The magnificent welcome was highly staged to honour the king and involve the citizens. Care was taken to ensure there was visible support for Richard throughout the city. The king ordered 13,000 badges of his heraldic insignia, the white boar, to be sent to York during his stay for distribution amongst the people.

The centrepiece of the royal visit to the city in 1483 was the investiture of his son as Prince of Wales on 8 September, a lavish event which highlighted the importance of York to the king as well as his son's position in the north.

Sources

Reception of Richard III by civic leaders, 29 August 1483

"'all odir onest men of the cite shalbe in reid apon the pay[n] of xxs. to be forfaite by hym to the communalte of thys cite and that all odir persons of every occupacion in blew, violet and musterdivyles shall on fote meit our said sufferan lord at Saint Jams chyrch. Memorandum… a syght to be made at the kynges cumyng at Myklyth Barr, Ousbryg and Stayngate.' Preparations for the royal visit, 4 August 1483 "

York House Books, vol 2 p. 288

Richard III's arrival in York, 29 August 1483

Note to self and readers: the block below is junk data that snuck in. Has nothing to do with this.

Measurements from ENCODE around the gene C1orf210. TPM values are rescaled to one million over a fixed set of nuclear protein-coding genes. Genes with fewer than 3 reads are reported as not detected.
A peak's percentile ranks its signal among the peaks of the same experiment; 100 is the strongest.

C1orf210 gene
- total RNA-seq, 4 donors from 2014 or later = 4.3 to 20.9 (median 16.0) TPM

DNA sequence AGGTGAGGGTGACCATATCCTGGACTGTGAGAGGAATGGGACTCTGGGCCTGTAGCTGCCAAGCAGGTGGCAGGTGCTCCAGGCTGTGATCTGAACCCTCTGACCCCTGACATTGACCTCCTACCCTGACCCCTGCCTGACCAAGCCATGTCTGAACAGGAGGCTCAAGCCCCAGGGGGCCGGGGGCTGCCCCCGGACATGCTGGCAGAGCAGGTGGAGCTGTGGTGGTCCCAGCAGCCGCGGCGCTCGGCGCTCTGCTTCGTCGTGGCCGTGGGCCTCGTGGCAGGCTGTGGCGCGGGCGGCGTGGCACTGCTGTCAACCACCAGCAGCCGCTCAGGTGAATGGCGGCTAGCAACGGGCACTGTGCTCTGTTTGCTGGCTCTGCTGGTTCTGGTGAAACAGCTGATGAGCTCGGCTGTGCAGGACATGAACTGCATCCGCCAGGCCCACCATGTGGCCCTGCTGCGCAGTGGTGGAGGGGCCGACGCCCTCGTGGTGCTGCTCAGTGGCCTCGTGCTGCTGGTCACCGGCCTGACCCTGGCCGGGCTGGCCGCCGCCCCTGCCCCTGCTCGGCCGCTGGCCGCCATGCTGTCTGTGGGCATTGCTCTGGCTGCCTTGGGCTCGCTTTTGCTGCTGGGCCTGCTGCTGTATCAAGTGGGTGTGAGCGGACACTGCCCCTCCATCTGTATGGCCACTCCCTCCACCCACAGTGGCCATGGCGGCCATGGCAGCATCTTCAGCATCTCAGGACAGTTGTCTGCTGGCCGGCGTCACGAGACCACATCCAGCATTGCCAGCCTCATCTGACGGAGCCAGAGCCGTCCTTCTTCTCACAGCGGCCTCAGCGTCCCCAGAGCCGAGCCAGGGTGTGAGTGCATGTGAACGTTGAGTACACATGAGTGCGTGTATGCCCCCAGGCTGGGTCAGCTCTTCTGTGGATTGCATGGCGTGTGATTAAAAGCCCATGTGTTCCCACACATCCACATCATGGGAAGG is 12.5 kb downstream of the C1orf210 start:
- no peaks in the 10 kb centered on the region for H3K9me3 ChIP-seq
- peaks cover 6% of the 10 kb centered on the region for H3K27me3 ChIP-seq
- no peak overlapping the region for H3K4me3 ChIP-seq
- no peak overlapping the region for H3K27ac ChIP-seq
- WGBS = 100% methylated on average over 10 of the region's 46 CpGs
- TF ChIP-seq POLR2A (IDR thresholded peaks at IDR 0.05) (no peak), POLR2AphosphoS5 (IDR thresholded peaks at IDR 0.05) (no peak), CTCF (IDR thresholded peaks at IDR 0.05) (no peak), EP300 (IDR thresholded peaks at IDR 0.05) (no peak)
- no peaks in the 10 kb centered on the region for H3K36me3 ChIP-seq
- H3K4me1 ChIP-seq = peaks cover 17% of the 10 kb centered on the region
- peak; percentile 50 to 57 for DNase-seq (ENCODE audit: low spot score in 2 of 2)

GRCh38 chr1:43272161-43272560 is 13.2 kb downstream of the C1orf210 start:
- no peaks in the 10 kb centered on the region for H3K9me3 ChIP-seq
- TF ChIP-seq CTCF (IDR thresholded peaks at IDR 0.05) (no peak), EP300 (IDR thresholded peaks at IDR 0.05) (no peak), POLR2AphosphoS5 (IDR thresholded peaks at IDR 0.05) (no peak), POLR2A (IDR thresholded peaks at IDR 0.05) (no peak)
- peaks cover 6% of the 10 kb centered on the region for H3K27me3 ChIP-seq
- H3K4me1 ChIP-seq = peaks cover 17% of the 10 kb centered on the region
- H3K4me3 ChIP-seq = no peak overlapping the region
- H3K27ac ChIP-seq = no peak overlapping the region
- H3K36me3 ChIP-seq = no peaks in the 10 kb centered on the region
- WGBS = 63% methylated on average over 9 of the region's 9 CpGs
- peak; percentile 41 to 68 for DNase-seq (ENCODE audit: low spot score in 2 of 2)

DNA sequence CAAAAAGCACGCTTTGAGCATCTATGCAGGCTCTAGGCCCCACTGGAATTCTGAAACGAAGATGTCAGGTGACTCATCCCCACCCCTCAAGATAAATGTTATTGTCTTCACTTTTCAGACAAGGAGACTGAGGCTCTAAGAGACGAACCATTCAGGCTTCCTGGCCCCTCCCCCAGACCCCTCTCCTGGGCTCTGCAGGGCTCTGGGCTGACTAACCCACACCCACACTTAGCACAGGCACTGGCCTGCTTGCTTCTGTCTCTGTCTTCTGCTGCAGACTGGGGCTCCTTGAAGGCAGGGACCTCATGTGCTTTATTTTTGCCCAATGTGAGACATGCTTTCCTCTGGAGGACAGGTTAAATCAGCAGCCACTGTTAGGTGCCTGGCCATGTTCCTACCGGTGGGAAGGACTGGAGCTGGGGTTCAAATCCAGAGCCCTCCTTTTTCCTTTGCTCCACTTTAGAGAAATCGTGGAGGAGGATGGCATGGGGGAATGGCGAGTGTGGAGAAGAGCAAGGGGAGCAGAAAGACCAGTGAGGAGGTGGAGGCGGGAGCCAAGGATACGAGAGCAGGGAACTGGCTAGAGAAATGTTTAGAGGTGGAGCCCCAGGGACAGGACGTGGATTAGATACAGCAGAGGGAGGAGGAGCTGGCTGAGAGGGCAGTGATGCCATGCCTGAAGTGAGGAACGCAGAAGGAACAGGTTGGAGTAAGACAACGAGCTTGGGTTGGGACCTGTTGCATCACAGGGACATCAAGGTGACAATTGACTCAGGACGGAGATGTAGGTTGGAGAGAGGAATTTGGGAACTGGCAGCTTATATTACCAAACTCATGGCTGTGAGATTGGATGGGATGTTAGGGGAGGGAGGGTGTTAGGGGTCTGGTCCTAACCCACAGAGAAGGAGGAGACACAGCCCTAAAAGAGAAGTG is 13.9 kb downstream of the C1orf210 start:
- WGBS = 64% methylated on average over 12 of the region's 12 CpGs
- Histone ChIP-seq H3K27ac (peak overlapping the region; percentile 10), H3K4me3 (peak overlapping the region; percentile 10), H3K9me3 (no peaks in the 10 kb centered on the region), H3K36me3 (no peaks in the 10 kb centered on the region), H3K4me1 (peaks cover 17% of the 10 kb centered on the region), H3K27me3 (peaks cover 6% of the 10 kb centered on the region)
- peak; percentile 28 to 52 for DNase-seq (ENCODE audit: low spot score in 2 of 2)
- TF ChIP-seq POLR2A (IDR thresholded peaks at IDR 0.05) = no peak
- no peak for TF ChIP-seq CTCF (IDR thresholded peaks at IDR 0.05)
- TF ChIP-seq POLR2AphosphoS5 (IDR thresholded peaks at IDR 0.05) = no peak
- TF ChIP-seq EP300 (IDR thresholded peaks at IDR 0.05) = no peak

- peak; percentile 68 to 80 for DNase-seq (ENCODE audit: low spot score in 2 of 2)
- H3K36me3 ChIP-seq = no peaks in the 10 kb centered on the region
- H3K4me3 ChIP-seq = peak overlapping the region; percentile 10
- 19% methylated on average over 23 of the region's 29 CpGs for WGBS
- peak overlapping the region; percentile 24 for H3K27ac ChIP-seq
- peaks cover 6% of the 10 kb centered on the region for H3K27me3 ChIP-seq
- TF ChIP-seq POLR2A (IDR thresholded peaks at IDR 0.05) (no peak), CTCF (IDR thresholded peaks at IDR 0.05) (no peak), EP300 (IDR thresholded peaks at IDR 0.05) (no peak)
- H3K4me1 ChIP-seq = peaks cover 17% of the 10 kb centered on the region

"'On the 29th day of the month of August, on the feast of the Beheading of St John the Baptist, in the year of our Lord 1483, Richard III, King of England and France came to the City of York. With him were the Queen and Prince, and many other magnates, both spiritual and temporal, including five Bishops, those of Durham, Worcester, St Asaph, Carlisle and St Davids, the earls of Northumberland, Surrey and Lincoln, Lords Lovell, Fitzhugh, Stanley, Strange, Lisle and Graystoke and many others. After being received by the civic authorities in solemn procession at the chapel of St James outside the walls, they were honourably received into the City, and passed through displays and decorations to the Metropolitan Church of St Peter. Here the King was honourably received at the west door by the Dean and Canons and other ministers of the said church, all vested in blue silk copes, sprinkled with holy water and censed. On an ornamental footstool at the font he said a Paternoster, the Succentor of the Vicars saying the responses to the De Trinitate, that is "Honor virtus", this being finished by the Choir before the steps of the High Altar. Here a pause was made for about the space of a Paternoster and an Ave. The Dean then began the prayer "Et ne nos inducas" for the King. This being done the Dean and Canons then withdrew into their stalls with the other ministers and Amen finished on the organ. The psalm Te Deum followed, begun by the officiating prelate, and finished by the choir and the organ, at once the antiphon De Trinitate was sung by the Succentor, that is "Gratias tibi Deus", with a versicle and a prayer to the Trinity. The procession then went to the palace of the Lord Archbishop.'"